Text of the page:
The other hallmark of their work is the music, arranged and composed by company member Karen Hansen. Playing a dozen or so different instruments throughout the performance, Hansen impresses with her versatile talent again and again. She even leads a full company strum along on ukulele; a most astonishing number as all six performers play on their own instruments in perfect harmony with one another. Whether it’s squeezebox, a string, a brass, or some sort of percussion, Hansen’s musical talent (including her singing ability) seems to know no bounds. Working as a crucial element to tie scenes and movement together, the music adds that finished layer of a complete show to the performance.
The circus contains everything one expects from such a spectacle. Spellbinding magic, daring feats, and of course personalities beyond the wildest imaginations of even the most creative story teller. These personalities— like sweet Ruby Gallagher, everyone’s flying sweetheart (played by Sabrina Mandell), or Arnie and his astonishing side show (played by Mark Jaster)— are steeped deep into the physicality of the performers and are vividly expressed not only through their faces, and occasionally their voices, but through their entire bodies. It is this consistency of bodily involvement that sets a Happenstance show apart from other performance-based pieces; commitment and consistency.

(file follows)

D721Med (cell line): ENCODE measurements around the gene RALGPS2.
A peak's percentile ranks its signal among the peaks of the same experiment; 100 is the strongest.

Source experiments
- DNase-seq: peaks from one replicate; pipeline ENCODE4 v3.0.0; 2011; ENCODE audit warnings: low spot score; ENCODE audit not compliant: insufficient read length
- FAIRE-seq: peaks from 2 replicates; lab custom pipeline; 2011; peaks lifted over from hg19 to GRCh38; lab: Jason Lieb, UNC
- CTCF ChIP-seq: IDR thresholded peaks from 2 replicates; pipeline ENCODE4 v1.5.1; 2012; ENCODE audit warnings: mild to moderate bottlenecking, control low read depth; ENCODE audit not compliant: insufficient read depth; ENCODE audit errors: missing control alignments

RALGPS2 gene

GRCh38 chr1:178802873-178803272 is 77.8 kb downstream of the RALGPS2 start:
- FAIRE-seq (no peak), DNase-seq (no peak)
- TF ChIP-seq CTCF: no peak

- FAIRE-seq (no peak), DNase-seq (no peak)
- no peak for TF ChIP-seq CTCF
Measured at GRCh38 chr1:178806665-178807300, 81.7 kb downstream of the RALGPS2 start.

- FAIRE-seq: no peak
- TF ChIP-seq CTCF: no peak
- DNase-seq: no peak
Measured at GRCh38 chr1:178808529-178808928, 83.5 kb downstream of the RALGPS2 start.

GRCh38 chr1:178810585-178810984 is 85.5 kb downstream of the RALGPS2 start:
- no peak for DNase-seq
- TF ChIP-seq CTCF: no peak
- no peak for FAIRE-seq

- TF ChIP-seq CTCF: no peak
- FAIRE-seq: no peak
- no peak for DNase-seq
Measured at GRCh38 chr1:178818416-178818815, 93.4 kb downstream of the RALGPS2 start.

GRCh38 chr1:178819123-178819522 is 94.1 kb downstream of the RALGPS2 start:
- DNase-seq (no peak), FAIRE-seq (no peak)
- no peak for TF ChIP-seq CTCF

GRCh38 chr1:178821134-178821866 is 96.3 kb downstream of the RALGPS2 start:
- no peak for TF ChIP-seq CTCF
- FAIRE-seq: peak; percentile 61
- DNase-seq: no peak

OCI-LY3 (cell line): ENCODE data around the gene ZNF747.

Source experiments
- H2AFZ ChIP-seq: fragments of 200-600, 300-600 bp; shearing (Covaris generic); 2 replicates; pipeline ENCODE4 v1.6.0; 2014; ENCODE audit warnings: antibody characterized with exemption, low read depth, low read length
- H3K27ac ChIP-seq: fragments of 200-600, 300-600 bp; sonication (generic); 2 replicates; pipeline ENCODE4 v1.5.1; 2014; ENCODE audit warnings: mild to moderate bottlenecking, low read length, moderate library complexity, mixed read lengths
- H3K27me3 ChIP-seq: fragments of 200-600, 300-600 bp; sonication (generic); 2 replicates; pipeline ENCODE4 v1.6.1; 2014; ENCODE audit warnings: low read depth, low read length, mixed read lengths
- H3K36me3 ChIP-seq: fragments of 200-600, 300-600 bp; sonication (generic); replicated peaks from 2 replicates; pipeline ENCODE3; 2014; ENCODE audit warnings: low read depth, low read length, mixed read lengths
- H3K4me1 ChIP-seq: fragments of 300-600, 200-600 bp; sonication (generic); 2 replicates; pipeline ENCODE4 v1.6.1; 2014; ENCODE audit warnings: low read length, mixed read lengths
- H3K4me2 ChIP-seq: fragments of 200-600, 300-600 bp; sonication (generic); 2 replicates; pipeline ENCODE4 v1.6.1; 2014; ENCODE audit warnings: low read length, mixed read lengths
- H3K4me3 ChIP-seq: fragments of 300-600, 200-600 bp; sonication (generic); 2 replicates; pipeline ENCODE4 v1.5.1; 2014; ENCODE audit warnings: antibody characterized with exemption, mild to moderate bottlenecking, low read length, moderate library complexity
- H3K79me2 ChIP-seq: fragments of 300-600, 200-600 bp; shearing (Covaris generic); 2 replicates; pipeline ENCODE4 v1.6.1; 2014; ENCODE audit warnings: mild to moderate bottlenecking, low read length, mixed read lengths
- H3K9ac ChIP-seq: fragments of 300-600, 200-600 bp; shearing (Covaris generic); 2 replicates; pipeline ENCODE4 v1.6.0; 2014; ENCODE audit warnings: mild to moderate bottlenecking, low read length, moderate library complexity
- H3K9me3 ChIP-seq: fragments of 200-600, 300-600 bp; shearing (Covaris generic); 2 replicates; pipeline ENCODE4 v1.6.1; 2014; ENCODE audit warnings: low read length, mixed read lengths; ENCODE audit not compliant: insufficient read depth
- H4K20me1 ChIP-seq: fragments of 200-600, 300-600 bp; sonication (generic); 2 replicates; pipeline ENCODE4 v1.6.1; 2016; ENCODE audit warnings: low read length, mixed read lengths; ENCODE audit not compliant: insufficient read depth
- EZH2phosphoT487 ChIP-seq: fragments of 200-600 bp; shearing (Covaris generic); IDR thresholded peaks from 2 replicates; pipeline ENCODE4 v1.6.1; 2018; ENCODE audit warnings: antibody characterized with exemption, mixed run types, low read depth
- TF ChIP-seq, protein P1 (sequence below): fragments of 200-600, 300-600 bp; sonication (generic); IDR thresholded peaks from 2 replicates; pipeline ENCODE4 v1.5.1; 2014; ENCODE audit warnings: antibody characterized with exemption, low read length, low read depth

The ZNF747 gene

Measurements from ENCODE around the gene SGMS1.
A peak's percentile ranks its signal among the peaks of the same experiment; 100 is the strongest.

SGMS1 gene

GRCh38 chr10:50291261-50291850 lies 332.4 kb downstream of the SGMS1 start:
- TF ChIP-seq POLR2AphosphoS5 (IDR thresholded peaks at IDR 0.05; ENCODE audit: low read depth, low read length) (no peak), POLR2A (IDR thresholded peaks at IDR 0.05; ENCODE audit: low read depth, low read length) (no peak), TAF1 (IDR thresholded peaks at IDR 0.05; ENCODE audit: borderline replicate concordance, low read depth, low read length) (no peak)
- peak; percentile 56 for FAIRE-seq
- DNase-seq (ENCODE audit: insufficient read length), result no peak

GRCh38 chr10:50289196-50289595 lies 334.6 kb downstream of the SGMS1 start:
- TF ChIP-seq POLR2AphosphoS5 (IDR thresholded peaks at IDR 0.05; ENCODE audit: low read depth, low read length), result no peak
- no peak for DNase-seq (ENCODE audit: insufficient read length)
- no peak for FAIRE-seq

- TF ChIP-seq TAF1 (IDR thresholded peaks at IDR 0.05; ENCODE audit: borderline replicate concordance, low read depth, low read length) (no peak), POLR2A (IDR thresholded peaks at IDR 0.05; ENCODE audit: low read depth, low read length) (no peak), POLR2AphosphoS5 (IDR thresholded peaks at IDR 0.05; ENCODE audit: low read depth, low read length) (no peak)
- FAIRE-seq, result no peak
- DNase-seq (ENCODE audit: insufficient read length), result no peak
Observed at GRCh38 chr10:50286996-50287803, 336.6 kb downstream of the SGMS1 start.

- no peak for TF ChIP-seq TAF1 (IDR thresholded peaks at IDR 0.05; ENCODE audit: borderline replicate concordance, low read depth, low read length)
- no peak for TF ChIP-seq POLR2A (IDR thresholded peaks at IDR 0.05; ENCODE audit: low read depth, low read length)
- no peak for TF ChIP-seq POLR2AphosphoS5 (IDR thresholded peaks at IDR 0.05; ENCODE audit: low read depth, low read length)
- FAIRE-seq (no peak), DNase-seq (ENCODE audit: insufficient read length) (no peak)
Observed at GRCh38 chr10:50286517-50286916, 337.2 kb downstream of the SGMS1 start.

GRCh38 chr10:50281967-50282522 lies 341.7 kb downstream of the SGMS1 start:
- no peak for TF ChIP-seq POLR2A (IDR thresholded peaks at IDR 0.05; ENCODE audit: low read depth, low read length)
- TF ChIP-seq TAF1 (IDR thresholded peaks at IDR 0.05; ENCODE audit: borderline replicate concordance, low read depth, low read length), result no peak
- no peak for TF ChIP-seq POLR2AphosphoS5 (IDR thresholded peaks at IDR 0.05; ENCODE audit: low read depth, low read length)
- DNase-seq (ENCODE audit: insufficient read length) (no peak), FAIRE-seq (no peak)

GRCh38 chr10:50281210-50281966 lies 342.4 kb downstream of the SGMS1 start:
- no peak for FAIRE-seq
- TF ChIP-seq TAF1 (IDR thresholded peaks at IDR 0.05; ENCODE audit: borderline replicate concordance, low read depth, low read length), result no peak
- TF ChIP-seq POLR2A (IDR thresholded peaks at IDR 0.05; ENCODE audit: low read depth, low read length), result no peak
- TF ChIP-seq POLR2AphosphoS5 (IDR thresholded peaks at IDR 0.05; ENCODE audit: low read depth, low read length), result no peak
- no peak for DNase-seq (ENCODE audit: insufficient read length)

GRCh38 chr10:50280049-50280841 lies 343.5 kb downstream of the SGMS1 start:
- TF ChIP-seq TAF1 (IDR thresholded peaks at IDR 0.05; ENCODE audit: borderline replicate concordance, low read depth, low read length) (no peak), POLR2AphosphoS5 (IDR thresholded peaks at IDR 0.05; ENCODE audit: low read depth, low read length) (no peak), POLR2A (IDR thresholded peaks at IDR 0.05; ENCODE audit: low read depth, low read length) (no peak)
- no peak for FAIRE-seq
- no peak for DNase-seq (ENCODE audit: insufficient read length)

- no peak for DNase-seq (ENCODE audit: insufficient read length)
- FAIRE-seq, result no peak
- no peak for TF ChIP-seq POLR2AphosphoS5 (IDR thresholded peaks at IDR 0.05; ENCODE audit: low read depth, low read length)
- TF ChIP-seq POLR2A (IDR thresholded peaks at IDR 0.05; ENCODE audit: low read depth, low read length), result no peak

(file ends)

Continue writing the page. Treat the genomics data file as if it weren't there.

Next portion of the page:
Sarah Olmsted Thomas, like the rest of the performers, embodies several characters throughout the show. Her most memorable by far is the “opening act” of the circus: ‘Cassiopeia: Queen of the Air.’ An illusion, but a glorious one, Thomas ascends a ladder to the high wire and engrosses the audience with her routine. The avian quality expressed in her physicality here is reminiscent of a graceful and yet simultaneously clumsy and curious ostrich. It’s a wondrous thing to behold the way her body balances the animal-spirit inspiration in this particular creation. Her silent character, Professor Freeman’s assistant, during the escapist routine builds the audience’s tension as the Master Escapologist (Alex Vernon) defies device after invisible restraining device. It is Thomas’ vivid facial responses that cue the audience to how they should respond in this ultimately hilarious routine.
Vernon becomes of a master of many arts in this production. Literal stilt-walker, with exceptional grace and balance, as well as startling master of escapist illusions, it’s the more simplistic moments that draw the eye to Vernon’s role in the show. Crafted throughout the performance are several heartfelt and truly touching moments of real life behind the curtain. Vernon has one of these moments when he creates simple shadow puppets with an elephant toward the end of the performance. An endearing sentiment is imbued into these little flickers of real life and it tugs at the heartstrings quite soundly.